Commercial buildings can experience water damage from leaks originating from a roof, plumbing, HVAC water heater, or sprinkler system malfunction. If not detected early, water damage can result in expensive building and equipment repairs, extensive cleanups, musty smells, poor indoor air quality, and downtime.
According to Water Damage Defense, the average cost of water damage caused by leaking water heaters is $3,642, while faulty plumbing can result in costs exceeding $17,200.
Water detection systems can provide early notification of leaks to prevent them from causing extensive environmental and physical damage, contamination, and high repair costs. The heart of these water detection systems are sensors that detect the presence of unwanted water and send an alarm to the monitoring device. If an alarm condition is detected, alarm messages are sent to specified personnel via text, email, or phone.
Sensaphone remote monitoring systems connect with different water detection sensors to continuously monitor for water leaks throughout a facility. Building operators can choose from different leak detection systems such as spot detectors for high-risk areas, widespread water detectors for larger areas such as server rooms, and wireless system configurations. Read on to learn the differences among these water detection devices and how they operate as part of a remote monitoring system.
Figure 1: Water Detection Sensors in Office
Zone water detection
Zone-type water detection systems are ideal for identifying water leaks in more widespread areas that are susceptible to flooding or where water damage can be detrimental to facility equipment. Sensaphone offers Zone Water Detection Sensors that are either hard-wired or wirelessly connected to its remote monitoring system.
Featuring a water rope, the Water Detection Sensor puts a system into an alarm state when water touches the rope. Its 10 feet of water rope covers a larger open area than the spot leak detector which is better suited for precise areas.
Water Detection Sensors can be placed inside a drop ceiling, beneath a raised floor, or in spaces between floors. Ten water ropes can be linked together to cover 100 square feet of space around the perimeter of a floor, along pipelines, and throughout server rooms.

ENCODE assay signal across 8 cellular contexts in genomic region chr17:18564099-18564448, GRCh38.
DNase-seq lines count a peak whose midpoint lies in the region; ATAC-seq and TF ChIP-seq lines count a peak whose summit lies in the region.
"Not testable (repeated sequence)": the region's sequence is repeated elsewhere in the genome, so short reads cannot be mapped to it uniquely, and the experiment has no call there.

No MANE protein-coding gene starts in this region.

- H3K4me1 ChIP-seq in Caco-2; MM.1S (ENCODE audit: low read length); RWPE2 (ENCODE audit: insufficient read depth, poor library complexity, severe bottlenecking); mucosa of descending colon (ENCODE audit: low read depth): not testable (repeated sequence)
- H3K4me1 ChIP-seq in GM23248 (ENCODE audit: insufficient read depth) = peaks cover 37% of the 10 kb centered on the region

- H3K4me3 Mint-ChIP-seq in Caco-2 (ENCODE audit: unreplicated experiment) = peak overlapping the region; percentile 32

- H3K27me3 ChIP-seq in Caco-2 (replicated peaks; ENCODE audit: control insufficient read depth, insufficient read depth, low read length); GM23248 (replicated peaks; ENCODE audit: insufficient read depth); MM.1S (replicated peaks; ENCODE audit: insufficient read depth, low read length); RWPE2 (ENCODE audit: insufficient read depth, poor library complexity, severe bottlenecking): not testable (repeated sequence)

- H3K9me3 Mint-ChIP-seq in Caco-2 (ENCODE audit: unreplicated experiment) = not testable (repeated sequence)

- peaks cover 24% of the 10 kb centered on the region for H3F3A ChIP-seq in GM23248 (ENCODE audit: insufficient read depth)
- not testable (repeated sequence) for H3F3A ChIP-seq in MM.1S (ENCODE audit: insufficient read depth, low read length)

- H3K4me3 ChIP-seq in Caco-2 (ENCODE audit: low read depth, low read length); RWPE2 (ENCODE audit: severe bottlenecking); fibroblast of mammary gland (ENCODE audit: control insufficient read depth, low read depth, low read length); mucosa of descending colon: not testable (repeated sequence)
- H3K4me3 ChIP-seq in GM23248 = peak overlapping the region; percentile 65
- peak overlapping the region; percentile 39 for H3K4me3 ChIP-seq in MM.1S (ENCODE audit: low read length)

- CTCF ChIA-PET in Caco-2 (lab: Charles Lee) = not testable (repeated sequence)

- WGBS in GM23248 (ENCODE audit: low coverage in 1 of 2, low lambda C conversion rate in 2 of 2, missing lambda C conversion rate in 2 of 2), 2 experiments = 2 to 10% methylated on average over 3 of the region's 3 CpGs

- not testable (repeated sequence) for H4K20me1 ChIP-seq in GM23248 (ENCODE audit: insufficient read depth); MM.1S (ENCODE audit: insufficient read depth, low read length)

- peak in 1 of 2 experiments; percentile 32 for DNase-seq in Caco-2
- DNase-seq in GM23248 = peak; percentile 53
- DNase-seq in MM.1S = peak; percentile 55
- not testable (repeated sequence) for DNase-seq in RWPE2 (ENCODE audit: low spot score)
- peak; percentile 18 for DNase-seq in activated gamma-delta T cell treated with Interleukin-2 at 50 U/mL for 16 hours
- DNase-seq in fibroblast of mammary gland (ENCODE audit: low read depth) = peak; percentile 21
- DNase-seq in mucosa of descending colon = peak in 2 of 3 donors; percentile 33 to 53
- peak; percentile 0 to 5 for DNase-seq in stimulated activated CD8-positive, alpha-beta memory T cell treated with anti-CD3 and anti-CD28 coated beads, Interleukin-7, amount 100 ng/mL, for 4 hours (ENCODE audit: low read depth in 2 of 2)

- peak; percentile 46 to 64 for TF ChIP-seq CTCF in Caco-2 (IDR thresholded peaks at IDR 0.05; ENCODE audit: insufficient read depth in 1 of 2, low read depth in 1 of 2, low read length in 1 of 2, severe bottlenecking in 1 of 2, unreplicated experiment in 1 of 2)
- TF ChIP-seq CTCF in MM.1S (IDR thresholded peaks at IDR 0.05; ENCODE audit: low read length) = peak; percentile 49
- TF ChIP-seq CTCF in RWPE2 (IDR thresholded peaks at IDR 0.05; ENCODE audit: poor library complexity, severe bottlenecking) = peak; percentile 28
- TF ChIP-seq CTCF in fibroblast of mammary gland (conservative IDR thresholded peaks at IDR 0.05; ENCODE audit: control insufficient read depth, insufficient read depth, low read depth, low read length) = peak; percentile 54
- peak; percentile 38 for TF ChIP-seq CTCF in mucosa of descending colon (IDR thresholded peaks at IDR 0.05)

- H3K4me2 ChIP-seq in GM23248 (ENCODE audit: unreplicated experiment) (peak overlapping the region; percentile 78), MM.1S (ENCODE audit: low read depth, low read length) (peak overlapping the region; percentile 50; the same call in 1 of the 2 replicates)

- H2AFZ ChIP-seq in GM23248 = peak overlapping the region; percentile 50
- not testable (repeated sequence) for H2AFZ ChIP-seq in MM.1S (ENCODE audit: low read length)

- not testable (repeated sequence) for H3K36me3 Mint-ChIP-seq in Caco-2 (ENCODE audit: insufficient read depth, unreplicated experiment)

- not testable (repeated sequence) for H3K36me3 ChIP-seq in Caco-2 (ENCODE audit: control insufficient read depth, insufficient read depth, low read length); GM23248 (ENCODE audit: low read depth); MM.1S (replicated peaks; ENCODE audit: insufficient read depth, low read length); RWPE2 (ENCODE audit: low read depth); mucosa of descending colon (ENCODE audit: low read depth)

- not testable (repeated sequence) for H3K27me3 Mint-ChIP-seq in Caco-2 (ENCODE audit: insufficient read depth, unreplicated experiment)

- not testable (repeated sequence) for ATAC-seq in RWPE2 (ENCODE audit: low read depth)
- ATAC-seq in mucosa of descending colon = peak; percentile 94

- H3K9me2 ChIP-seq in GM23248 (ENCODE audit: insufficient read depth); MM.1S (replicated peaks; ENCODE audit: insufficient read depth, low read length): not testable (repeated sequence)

Different sensor configuration
Sensaphone Zone and Spot Water Detection Sensors are available in different configurations.
• Dry Contact Zone and Spot Water Detectors are hard-wired to a Sensaphone Remote Monitoring System. These Water Detection Sensors are powered by user-replaceable batteries that require a dry contact input so they will alert when conditions change from dry to wet.
• An IMS Solution Zone Water Detection Sensor offers widespread water detection and is only compatible with a Sensaphone IMS remote monitoring system. While the dry contact water detectors require a battery and maintenance to change it, these sensors are powered by a connection to the IMS Host or node that requires no operator intervention.
• WSG Wireless Water Detection Sensors are compatible only with WSG30 Remote Monitoring Systems, a wireless solution that offers network-based monitoring in areas where running wires can be difficult. They save the hassle of wiring sensors to the Sensaphone Remote Monitoring System, allowing it to be mobile. Offered for spot water or zone water detection, these sensors can be battery-powered or use batteries as a backup in the event of a power failure. Up to 30 wireless sensors can be connected to the monitoring system.
Users of existing Sensaphone systems can easily add a water detection sensor to their system to extend remote monitoring capabilities to water detection throughout their facility. Sensaphone also can recommend a remote monitoring system capable of water detection for new installations.